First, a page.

The Enlightenment, that was what it was called in the Muggle world. It has something to do with seeking the truth, I think... with being able to change your mind from what you grew up believing... with thinking logically, realizing that there's no reason to hate someone because their skin is a different color, just like there's no reason to hate Hermione Granger... or maybe there's something to it that even I don't understand. But the Enlightenment is something that you and I belong to now, both of us. Fixing Slytherin House is just one of the things we have to do.

―Harry James Potter-Evans-Verres in Chapter 47 of Harry Potter and the Methods of Rationality by Eliezar Yudkowsky

Harry James Potter-Evans-Verres believes hatred decreased because Enlightenment ideals encouraged us to change our minds. I claim hatred decreased because the material bounty of technological advancement increased the competitive advantage of cooperation compared to violence.

Is there a way to test this? To do so we'd need to examine a nation where Enlightenment ideals came before industrialization or a nation where industrialization came before Enlightenment ideals. History provides us with both.

  • Meiji Japan industrialized without subscribing to Enlightenment ideals.
  • The United States was founded with Enlightenment ideals before it industrialized.

What happened?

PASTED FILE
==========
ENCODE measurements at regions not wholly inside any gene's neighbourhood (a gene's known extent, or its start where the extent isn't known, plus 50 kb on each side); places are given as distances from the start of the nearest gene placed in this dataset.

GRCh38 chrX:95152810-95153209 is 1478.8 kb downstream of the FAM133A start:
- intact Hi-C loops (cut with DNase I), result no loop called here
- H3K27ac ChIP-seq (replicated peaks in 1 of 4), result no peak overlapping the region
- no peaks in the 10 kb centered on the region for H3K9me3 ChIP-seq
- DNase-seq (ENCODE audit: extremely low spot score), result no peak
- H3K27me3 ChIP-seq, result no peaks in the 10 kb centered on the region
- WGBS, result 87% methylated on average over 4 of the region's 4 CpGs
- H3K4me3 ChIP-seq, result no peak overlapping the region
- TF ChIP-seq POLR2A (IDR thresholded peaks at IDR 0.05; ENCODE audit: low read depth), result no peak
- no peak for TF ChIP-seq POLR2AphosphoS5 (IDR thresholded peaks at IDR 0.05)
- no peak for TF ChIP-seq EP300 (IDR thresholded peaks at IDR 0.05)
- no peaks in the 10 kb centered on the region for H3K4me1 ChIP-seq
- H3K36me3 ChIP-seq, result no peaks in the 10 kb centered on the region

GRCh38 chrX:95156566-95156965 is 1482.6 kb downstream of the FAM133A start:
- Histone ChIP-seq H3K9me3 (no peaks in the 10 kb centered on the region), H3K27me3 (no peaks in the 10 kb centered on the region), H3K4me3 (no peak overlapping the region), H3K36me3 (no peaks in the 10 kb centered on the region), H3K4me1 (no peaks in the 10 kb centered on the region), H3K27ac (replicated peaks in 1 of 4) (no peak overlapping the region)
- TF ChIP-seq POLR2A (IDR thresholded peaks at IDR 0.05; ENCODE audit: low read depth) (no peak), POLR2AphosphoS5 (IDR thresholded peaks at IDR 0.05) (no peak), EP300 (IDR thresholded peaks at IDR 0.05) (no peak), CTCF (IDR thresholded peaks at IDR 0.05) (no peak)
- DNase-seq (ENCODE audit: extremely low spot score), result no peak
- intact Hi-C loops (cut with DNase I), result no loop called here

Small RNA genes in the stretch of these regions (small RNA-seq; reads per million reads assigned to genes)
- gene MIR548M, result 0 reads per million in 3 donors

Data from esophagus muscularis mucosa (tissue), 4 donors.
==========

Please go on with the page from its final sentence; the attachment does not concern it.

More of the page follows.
• The United States exterminated the Native Americans. The United States' universalist ideals took hold after it industrialized, not before. It had people in concentration camps all the way up to 1945.
  • Meiji Japan comitted atrocity after atrocity even after it industrialized, all the way up to 1945.
  • Meiji Japan abolished the samurai class.
  • The United States abolished slavery (eventually).

The ultimate strategic objectives for Japan's and the United States' East Asian conquests were identical. They both wanted buffer states against the Soviet Union and access to raw materials. If Japan and the United States had such similar interests then why did the United States build up its conquests while Japan enslaved them? Japan did industrialize Korea and Manchuria. The United States did a better job because it had 5× the industrial capacity of the Japanese Empire at the Japanese Empire's peak. The United States had so much wheat it shipped the surplus to starving occupied Japan for free. Japanese cuisine is dominated by rice. The United States shipped so much wheat to Japan it basically created a national dish. Ramen noodles are popular in Japan today because they needed a way to eat all that wheat.